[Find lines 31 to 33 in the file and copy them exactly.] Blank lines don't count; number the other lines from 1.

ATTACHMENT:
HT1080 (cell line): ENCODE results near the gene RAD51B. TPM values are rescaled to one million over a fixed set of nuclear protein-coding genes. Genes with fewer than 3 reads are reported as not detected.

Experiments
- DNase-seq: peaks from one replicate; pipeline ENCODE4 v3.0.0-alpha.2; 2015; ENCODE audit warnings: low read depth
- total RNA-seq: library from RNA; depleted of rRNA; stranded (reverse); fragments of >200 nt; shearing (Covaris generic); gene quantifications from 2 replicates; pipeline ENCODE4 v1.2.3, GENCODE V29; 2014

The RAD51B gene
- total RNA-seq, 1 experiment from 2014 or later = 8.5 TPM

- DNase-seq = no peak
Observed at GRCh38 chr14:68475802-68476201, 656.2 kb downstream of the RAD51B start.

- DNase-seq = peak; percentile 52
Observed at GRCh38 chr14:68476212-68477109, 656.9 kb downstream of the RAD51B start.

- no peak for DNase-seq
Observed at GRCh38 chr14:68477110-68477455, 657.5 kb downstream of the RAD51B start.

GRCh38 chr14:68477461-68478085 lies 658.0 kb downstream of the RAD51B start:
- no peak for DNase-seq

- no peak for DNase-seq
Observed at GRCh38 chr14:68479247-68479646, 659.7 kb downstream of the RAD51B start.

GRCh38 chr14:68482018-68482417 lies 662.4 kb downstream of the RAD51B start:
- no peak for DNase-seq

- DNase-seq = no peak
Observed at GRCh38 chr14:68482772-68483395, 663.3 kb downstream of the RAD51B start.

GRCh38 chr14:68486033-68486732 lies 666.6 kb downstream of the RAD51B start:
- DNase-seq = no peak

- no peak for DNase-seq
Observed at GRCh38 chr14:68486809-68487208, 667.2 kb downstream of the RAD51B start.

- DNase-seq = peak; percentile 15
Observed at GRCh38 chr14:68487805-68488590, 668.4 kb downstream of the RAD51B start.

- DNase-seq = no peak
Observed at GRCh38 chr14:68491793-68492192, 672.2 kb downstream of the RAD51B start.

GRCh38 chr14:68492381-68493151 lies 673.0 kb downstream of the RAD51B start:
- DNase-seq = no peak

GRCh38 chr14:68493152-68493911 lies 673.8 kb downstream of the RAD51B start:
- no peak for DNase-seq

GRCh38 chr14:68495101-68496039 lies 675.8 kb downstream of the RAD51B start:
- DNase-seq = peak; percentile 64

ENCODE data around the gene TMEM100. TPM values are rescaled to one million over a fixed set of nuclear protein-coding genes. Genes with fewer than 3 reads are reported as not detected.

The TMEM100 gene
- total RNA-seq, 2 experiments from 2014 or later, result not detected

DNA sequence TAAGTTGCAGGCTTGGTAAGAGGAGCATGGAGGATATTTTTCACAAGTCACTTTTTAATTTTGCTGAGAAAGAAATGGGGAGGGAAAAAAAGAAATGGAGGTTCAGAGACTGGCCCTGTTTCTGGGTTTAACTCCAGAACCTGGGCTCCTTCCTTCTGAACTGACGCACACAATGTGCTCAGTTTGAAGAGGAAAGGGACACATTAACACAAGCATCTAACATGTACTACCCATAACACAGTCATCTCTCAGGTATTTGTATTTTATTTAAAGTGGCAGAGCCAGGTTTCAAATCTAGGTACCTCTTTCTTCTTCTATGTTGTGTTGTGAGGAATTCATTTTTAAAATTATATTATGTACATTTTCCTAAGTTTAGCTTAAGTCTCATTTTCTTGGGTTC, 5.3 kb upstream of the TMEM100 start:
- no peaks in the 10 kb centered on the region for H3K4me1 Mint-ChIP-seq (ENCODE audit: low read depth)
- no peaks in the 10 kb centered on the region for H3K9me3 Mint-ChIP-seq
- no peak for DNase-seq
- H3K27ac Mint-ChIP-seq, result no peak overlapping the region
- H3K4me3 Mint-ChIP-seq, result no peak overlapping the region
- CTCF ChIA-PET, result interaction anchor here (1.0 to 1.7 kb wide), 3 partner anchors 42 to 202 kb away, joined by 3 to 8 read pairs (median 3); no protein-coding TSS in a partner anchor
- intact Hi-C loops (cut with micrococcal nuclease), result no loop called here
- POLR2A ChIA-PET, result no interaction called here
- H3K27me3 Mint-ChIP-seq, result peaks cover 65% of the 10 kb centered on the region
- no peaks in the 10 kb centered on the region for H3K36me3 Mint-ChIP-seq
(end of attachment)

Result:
GRCh38 chr14:68493152-68493911 lies 673.8 kb downstream of the RAD51B start:
- no peak for DNase-seq

GRCh38 chr14:68495101-68496039 lies 675.8 kb downstream of the RAD51B start: